A good example of this happened several years ago when the people around Portola fought the DFG who were trying to eradicate northern pike from Lake Davis. They acted much like the Central Coastees did when Rotonone was proposed for application to the lake. They made a big stink and filed all kinds of lawsuits and medical claims and “taught DFG a good lesson.”

A few years went by and the fishing in Lake Davis went to nothing due to the pike and so did the local economy. Last year, DFG again proposed to finish the job on the pike and instead of a protest, the now informed and much poorer populous could not have been more helpful and respectful. It was amazing what a little reality did to folks’ attitudes. — Cheers, Dale

Hello Harry - I have been reading your column regarding the deployment of LBAM pheromone with great interest and many laughs, and this latest one was hilarious. Imagine changing colleges for no better reason than some misinformed panic attack. And this other letter, about all these weird symptoms brought on by being in the same room as some pheromone, that one brought back a memory that I wanted to share with you. The following is an absolutely true story.

Some years back, a woman brought into my lab a Mason jar. She claimed that it was full of little bugs that were biting her, and these bugs were all through her house. She had called an exterminator out, and had set off multiple “bug bombs” that she had purchased at the hardware store. Interestingly enough, these bugs were responsible for killing off the fish in her fishbowl! And would I be so kind as to identify them, so she can tell the exterminator that she really did have a problem. The Mason jar was in fact empty, and remained empty after two more attempts. We finally told her that she would be better served by explaining her problem to the County Public Health Department, and they would be in a much better position to help her out. We never heard from her again.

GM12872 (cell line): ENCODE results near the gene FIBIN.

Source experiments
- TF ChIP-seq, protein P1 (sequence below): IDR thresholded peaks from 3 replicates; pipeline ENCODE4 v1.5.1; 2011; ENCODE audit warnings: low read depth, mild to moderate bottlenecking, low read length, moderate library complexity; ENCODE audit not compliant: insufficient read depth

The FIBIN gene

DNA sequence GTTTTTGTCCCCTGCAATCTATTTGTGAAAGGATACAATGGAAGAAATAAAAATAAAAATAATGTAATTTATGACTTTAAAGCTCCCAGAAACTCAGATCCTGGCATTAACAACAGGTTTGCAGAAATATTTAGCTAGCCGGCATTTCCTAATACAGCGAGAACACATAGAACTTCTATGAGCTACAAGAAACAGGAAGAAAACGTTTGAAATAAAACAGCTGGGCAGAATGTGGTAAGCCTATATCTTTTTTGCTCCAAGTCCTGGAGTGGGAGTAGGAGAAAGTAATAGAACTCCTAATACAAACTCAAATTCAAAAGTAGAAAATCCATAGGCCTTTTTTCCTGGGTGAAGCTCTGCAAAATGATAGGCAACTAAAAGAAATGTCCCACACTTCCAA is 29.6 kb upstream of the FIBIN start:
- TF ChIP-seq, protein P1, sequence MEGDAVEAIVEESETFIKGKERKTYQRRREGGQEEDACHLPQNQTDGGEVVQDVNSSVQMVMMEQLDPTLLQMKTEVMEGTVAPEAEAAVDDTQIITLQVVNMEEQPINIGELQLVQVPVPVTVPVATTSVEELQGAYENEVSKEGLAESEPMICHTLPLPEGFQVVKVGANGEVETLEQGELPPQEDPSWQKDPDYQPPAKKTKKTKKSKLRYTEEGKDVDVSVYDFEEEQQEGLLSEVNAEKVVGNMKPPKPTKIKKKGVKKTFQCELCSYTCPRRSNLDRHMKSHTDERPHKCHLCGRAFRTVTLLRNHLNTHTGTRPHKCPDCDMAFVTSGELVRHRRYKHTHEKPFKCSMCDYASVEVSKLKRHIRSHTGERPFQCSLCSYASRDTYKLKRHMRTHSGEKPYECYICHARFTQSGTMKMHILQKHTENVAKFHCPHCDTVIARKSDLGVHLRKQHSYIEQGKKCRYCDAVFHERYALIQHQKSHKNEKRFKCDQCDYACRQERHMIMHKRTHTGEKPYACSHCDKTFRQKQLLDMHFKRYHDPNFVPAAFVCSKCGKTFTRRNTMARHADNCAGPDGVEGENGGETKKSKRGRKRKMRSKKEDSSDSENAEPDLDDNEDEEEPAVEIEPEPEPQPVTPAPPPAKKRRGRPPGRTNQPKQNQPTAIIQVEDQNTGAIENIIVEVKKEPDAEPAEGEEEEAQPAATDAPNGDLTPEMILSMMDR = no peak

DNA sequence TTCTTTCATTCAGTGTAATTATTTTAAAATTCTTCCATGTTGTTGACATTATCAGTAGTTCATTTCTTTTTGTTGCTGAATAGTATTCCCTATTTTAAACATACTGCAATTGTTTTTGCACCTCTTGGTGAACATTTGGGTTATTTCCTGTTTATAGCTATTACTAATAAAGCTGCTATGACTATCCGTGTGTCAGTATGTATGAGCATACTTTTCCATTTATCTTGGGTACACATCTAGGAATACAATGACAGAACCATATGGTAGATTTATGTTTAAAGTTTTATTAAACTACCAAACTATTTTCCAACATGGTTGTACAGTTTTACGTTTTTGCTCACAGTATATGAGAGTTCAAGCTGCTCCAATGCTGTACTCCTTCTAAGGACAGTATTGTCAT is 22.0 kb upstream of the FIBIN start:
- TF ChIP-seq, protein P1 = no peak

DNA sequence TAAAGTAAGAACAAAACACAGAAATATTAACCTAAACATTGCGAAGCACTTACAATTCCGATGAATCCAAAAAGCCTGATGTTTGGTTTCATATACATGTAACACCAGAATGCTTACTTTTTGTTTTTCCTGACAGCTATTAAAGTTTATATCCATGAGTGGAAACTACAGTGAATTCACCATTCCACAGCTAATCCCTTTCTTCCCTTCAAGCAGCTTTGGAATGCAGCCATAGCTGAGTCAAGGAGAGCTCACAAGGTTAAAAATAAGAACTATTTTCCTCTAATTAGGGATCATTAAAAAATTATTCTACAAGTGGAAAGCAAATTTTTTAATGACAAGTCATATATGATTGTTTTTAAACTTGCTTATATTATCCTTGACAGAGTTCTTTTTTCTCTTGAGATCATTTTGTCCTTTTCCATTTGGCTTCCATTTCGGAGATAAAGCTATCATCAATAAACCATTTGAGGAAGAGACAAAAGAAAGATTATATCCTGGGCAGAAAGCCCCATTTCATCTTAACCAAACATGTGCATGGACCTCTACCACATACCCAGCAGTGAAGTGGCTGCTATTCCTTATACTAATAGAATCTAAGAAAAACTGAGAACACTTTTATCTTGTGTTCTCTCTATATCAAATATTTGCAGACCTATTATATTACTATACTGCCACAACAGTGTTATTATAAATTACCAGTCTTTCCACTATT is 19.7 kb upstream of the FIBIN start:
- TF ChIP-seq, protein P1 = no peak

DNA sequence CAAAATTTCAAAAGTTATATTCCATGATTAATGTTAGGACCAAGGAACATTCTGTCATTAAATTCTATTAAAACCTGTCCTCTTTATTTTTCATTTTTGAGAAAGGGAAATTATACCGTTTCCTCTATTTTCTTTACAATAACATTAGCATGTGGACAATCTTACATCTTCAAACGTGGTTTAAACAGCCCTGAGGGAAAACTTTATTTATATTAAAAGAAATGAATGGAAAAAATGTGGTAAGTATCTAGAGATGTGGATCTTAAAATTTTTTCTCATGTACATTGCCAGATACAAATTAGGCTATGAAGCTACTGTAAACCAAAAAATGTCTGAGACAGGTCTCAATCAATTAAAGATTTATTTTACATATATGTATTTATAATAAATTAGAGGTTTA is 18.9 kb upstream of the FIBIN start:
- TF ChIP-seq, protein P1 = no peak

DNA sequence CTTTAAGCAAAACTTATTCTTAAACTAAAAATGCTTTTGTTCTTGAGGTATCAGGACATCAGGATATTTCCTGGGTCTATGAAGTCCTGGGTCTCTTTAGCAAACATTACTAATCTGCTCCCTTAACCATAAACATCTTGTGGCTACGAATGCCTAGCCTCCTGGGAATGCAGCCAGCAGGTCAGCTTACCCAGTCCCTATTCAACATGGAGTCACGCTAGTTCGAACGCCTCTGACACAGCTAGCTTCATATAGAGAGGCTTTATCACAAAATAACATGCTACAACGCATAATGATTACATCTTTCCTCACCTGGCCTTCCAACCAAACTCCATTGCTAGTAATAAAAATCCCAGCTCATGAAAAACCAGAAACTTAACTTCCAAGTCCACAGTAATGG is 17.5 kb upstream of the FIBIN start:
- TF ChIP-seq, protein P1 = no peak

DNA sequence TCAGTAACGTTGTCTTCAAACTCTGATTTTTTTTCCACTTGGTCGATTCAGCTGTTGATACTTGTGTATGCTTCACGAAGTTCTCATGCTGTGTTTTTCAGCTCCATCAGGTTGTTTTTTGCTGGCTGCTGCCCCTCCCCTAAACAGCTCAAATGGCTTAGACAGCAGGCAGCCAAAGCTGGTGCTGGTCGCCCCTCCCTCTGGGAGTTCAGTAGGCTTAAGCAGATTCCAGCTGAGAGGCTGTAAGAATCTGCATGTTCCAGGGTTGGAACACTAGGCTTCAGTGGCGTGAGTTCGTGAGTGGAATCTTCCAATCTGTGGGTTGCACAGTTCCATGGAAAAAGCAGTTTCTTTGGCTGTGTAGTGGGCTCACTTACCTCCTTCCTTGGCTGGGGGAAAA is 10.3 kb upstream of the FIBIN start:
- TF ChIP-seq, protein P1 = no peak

I was telling this story to some people in the Entomology Department at UC Riverside, and one of them had a very similar story to tell. It turns out that there is a name for this affliction, it is called delusitory parasitosis and is a real psychological phenomenon. Some people can actually will themselves to have symptoms based on a perceived threat, such as imaginary bugs or the idea of a toxic chemical being present.

One of the unfortunate outcomes of tales like these is that the less responsible media outlets will run with a story like this, even embellish it to make it more, um, newsworthy. And the public eats it up, which just fuels the cycle further. The best we in the industry can do is provide facts and try to damp down the hysteria when it flares. — Greg Montez, University of California, Kearney Agricultural Research Center

email: [email protected]

TAGS: Management
Hide comments


  • Allowed HTML tags: <em> <strong> <blockquote> <br> <p>

Plain text

  • No HTML tags allowed.
  • Web page addresses and e-mail addresses turn into links automatically.
  • Lines and paragraphs break automatically.